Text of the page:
This can be because of:

  • changes to your hormone levels
  • changes to your body and issues with your body image
  • exhaustion
  • painful sex caused by an injury, such as a cut or tear, during childbirth
  • changed priorities, such as focusing on looking after your baby

These issues may improve over time. Speak to a GP if your sex drive does not return and it’s a problem for you.

It may also help to read about sex in pregnancy and sex after giving birth.

Underlying health problems

Any long-term medical condition can affect your sex drive. This may be a result of the physical and emotional strain these conditions can cause, or it may be a side effect of treatment.

For example, a low libido can be associated with:

  • heart disease
  • diabetes
  • an underactive thyroid – where the thyroid gland does not produce enough hormones
  • cancer
  • major surgery – for example, surgery to remove the ovaries and womb in women

Speak to a GP or specialist if you think your low libido may be the result of an underlying medical condition or treatment.

Medicine and contraception

Certain medicines can sometimes reduce libido, including:

  • medicine for high blood pressure
  • many types of antidepressants
  • medicine for seizures (fits), such as topiramate
  • medicines called antipsychotics, such as haloperidol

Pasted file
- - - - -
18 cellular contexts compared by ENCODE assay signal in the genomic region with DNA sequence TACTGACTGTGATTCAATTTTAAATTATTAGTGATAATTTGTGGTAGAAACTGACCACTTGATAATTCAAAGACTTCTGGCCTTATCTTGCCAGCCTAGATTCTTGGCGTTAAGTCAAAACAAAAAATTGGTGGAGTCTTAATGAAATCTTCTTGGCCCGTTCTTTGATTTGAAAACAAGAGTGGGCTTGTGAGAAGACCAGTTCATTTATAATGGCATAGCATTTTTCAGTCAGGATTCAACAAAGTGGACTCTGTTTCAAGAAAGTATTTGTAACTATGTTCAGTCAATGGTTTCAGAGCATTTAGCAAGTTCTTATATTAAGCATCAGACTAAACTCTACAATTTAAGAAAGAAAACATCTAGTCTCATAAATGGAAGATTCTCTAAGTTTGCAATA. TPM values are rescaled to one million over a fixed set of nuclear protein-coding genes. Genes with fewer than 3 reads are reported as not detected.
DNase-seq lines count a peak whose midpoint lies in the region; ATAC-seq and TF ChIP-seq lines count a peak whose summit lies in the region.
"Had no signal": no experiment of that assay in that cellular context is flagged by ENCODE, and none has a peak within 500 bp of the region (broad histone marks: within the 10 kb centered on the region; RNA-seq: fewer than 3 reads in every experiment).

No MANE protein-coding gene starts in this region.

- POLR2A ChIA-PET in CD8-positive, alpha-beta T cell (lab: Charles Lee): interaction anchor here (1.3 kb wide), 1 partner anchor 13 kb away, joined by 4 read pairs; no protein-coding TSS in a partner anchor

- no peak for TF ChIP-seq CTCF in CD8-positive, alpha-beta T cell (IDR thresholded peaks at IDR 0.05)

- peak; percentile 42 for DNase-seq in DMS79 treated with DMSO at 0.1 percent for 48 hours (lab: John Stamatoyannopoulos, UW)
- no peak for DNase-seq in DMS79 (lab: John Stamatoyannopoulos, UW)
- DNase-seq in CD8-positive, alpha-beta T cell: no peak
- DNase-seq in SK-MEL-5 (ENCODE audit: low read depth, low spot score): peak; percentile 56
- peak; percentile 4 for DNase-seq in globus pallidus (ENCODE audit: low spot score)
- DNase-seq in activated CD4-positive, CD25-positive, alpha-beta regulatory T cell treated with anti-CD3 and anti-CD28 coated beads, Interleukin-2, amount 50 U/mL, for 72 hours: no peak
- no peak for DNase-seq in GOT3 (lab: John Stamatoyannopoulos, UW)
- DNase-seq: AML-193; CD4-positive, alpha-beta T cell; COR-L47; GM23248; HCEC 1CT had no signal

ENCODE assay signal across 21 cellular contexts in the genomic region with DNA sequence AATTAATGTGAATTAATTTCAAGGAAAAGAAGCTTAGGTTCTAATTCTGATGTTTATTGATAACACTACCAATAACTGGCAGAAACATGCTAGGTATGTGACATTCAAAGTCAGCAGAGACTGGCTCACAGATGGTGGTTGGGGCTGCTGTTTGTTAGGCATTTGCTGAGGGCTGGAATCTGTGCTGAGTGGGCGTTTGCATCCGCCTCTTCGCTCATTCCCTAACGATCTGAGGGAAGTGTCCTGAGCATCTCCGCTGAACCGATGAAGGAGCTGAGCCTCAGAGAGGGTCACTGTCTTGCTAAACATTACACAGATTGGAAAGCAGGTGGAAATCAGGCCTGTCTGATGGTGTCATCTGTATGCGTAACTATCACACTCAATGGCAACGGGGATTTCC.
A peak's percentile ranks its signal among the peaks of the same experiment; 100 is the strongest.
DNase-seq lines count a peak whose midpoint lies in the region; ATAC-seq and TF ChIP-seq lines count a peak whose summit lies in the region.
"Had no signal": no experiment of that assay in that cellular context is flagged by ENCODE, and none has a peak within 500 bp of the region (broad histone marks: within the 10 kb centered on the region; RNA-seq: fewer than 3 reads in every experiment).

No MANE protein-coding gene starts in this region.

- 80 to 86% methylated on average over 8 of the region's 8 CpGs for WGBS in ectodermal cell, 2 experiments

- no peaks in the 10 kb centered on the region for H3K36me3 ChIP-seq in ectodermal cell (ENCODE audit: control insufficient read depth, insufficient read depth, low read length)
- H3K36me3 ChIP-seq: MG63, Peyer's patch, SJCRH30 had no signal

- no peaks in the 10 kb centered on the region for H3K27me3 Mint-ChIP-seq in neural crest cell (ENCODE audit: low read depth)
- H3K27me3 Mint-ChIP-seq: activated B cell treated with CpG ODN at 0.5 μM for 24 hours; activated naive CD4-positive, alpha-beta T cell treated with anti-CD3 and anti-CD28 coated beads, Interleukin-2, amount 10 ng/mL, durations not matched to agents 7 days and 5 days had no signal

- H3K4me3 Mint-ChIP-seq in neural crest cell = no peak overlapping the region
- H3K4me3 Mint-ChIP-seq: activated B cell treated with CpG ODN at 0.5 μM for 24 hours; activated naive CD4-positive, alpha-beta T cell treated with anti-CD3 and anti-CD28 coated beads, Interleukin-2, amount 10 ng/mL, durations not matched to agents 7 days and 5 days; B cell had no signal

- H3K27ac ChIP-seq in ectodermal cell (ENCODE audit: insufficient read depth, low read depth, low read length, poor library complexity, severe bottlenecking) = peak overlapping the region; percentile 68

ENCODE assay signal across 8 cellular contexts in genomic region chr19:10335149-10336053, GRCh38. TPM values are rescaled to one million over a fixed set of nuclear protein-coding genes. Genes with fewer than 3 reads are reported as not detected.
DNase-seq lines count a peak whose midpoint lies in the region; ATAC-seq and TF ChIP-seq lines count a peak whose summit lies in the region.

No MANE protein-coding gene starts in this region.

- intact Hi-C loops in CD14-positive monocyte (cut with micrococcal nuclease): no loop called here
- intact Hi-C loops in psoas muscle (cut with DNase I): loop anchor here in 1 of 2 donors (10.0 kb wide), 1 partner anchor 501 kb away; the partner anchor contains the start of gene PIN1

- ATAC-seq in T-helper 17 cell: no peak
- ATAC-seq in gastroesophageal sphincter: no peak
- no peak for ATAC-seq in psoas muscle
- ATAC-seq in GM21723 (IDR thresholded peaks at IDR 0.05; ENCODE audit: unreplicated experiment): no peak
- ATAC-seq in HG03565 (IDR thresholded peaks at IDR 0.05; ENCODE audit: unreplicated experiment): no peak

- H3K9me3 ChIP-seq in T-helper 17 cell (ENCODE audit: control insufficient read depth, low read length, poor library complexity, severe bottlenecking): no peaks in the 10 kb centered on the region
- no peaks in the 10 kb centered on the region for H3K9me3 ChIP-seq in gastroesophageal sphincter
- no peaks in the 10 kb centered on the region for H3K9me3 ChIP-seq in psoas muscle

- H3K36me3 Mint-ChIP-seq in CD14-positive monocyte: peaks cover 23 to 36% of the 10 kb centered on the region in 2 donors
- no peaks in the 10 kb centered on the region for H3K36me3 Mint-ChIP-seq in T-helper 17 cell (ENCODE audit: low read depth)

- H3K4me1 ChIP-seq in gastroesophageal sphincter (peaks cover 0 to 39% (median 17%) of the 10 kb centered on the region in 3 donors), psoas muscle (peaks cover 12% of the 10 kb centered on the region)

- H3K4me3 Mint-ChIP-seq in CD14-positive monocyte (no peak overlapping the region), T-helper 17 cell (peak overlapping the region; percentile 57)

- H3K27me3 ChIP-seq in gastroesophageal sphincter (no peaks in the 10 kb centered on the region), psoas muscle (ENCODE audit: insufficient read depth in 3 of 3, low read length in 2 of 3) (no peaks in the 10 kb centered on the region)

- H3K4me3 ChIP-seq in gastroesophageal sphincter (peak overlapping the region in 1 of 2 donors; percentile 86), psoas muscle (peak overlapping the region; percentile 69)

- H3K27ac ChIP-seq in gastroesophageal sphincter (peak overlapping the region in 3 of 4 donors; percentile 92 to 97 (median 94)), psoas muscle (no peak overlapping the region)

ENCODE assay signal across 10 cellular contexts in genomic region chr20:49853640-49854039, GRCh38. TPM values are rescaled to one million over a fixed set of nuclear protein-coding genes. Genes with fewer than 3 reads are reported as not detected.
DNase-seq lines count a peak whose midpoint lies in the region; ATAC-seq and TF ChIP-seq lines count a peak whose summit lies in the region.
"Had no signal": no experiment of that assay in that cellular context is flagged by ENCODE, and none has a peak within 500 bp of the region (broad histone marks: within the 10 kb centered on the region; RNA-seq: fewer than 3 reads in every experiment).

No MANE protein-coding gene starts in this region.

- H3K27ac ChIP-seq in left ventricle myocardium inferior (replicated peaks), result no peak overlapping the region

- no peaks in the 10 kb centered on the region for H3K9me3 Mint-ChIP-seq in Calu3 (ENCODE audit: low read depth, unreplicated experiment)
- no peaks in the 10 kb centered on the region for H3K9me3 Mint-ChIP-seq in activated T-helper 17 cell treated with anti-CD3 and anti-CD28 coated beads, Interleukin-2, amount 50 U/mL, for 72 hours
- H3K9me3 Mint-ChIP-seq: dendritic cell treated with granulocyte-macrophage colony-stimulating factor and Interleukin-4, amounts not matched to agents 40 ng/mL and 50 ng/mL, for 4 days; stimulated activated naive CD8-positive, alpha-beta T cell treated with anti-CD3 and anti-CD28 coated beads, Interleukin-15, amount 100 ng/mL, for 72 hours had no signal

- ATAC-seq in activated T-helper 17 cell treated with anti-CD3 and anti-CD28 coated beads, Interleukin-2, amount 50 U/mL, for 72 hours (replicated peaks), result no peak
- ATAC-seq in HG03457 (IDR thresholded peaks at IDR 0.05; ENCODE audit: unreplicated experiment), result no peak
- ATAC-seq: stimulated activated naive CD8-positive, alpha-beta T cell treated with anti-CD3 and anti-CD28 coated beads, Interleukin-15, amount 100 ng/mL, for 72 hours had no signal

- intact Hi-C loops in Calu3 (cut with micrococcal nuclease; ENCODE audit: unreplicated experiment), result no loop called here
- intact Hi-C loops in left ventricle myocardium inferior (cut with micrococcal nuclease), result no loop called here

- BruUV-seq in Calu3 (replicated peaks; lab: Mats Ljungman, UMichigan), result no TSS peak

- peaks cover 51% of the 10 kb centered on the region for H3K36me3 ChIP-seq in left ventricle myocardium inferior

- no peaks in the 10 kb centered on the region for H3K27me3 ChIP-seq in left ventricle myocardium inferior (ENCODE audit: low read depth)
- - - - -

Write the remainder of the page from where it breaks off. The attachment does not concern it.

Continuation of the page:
• medicine for an enlarged prostate, such as finasteride
  • medicine for prostate cancer, such as cyproterone
  • hormonal contraception, such as the combined hormonal contraception pill, patch or ring, the progestogen-only pill, the contraceptive implant, and the contraceptive injection

Check the leaflet that comes with your medicine to see if low libido is listed as a possible side effect.

See a GP if you think a medicine is affecting your sex drive. They may be able to switch you to a different medicine.

Alcohol and drugs

Drinking excessive amounts of alcohol over a long period can reduce your sex drive, so it’s a good idea to not drink excessive amounts.

Men and women are advised not to drink more than 14 alcohol units a week on a regular basis.

Read some tips on cutting down on alcohol and find out where to get support for a drinking problem if you think you need it.

Drug misuse is also linked to a loss of sex drive. Find out where to get help for drug addiction.